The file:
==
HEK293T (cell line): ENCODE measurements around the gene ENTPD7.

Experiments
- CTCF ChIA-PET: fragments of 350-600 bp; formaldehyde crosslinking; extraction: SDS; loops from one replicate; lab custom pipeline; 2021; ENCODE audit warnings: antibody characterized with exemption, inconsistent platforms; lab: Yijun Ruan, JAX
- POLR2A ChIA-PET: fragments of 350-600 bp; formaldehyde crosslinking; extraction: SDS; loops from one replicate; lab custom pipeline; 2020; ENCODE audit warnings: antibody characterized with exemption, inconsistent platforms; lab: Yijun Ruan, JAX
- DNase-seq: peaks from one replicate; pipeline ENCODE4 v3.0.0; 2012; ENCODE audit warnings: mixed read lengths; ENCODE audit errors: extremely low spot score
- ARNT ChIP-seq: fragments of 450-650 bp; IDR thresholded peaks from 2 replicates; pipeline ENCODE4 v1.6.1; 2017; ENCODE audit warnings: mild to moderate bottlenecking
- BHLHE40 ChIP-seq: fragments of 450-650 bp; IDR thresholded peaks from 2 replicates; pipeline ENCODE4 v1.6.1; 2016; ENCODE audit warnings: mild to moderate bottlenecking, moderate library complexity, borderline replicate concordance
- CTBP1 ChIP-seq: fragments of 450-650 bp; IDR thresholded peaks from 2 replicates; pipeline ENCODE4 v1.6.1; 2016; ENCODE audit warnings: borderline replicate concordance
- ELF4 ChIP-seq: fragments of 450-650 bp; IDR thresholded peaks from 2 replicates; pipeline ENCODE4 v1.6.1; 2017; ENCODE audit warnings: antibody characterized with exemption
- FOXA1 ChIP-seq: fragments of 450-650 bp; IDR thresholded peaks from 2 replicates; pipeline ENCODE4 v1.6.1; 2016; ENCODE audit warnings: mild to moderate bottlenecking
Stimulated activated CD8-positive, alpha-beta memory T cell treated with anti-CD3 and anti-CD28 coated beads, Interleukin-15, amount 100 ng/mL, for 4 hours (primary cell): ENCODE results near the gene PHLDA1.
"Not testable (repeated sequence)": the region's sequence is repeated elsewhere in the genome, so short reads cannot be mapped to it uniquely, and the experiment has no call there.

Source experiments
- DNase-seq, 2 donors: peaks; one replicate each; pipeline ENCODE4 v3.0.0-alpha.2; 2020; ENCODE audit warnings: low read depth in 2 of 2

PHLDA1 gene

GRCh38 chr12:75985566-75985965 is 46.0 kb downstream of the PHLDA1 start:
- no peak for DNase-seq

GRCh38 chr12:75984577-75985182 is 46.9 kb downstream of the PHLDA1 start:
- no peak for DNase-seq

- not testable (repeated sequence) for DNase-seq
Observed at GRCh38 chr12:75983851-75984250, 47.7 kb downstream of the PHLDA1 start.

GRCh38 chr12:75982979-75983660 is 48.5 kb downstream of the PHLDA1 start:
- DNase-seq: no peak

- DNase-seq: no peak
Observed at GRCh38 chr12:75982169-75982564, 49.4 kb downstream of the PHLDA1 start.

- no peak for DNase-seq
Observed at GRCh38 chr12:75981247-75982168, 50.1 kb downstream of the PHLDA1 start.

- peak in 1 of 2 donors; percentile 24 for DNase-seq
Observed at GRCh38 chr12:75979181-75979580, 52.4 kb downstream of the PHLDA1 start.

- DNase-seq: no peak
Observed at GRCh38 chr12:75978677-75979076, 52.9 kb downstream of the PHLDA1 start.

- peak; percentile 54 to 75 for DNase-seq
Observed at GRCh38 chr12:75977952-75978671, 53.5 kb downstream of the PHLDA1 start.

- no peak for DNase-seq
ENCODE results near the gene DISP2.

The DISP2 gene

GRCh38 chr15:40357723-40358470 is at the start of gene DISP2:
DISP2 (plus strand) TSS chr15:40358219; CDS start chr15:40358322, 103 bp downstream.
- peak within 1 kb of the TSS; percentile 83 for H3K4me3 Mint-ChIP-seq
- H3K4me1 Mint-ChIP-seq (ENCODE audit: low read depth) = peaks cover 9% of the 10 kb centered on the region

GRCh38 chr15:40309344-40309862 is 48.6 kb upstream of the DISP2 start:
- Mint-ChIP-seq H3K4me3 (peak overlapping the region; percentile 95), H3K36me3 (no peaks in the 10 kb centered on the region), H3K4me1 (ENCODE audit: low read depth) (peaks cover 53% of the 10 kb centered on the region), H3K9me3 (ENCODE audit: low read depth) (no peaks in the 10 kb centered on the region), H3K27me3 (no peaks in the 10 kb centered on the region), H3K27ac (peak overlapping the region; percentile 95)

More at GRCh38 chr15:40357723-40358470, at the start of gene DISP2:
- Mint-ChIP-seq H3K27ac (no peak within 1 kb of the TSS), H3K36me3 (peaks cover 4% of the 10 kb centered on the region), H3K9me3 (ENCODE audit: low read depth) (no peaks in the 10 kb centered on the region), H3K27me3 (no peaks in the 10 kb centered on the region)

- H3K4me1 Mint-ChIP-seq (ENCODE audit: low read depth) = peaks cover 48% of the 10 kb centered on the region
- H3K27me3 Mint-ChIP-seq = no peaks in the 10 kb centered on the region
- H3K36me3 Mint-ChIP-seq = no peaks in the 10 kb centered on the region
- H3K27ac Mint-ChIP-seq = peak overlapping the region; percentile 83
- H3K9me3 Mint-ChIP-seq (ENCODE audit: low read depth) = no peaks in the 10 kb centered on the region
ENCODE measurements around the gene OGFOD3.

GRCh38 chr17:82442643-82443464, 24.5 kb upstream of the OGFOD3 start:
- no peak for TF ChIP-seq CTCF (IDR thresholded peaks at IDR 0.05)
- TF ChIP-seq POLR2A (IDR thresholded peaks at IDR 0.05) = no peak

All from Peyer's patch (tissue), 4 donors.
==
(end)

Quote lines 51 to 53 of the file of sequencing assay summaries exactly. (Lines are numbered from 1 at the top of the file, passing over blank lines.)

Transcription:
GRCh38 chr17:82442643-82443464, 24.5 kb upstream of the OGFOD3 start:
- no peak for TF ChIP-seq CTCF (IDR thresholded peaks at IDR 0.05)
- TF ChIP-seq POLR2A (IDR thresholded peaks at IDR 0.05) = no peak